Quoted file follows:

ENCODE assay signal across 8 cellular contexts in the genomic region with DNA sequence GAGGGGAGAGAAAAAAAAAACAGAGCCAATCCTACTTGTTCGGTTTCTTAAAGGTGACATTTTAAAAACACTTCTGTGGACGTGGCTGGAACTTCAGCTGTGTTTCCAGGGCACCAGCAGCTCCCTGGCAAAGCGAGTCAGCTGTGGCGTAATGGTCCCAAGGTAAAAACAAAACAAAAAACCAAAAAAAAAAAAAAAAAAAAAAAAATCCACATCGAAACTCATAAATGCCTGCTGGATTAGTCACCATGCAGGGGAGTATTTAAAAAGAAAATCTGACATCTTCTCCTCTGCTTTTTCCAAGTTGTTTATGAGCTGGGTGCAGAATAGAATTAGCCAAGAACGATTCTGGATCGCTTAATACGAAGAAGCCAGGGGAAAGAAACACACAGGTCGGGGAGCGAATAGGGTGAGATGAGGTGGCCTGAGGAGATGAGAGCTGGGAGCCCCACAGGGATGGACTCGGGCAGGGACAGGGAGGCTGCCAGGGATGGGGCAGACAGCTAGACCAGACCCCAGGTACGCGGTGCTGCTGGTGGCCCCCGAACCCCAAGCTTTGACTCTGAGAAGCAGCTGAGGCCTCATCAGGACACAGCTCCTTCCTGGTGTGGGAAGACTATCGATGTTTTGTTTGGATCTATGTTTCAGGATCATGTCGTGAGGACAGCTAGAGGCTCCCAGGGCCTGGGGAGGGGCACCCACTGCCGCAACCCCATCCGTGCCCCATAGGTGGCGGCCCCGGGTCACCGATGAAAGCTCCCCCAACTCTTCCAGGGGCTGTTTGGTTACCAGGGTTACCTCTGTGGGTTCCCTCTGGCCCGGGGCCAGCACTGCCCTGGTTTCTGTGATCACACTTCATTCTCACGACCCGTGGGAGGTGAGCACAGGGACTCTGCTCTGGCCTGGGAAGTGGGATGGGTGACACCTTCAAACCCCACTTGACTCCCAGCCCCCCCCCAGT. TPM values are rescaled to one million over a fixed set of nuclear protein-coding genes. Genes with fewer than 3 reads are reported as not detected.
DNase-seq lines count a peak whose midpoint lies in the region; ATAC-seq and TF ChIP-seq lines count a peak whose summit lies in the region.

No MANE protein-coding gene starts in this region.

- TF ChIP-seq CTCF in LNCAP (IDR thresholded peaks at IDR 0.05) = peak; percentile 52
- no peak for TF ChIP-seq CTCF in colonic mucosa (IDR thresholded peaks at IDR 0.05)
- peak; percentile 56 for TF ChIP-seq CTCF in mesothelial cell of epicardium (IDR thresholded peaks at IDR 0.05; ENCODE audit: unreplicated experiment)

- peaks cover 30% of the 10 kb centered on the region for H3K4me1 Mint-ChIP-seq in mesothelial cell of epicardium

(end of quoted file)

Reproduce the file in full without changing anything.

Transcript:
ENCODE assay signal across 8 cellular contexts in the genomic region with DNA sequence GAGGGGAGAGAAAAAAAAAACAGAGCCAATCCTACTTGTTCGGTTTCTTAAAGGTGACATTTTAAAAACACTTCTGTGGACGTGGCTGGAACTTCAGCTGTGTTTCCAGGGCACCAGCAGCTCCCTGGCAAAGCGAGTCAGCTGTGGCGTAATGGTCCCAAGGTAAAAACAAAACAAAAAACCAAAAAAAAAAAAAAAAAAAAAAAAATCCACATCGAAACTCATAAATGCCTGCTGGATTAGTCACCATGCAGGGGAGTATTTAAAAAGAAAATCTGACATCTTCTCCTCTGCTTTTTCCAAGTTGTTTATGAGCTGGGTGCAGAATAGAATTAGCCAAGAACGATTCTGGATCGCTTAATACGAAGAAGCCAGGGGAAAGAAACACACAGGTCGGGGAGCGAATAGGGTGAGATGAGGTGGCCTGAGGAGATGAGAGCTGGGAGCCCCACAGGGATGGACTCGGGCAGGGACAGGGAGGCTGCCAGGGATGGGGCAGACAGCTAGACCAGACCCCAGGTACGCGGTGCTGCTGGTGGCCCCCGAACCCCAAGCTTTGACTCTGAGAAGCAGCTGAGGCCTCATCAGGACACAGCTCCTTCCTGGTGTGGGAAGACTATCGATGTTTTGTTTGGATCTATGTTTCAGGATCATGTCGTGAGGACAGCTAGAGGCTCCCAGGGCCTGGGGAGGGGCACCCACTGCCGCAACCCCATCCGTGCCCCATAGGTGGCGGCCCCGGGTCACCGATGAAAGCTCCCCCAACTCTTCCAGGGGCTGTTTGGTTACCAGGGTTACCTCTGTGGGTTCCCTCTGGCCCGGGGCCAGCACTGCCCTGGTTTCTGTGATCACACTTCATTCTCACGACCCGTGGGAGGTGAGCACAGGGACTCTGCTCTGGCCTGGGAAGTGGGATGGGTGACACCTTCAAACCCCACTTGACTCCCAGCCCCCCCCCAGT. TPM values are rescaled to one million over a fixed set of nuclear protein-coding genes. Genes with fewer than 3 reads are reported as not detected.
DNase-seq lines count a peak whose midpoint lies in the region; ATAC-seq and TF ChIP-seq lines count a peak whose summit lies in the region.

No MANE protein-coding gene starts in this region.

- TF ChIP-seq CTCF in LNCAP (IDR thresholded peaks at IDR 0.05) = peak; percentile 52
- no peak for TF ChIP-seq CTCF in colonic mucosa (IDR thresholded peaks at IDR 0.05)
- peak; percentile 56 for TF ChIP-seq CTCF in mesothelial cell of epicardium (IDR thresholded peaks at IDR 0.05; ENCODE audit: unreplicated experiment)

- peaks cover 30% of the 10 kb centered on the region for H3K4me1 Mint-ChIP-seq in mesothelial cell of epicardium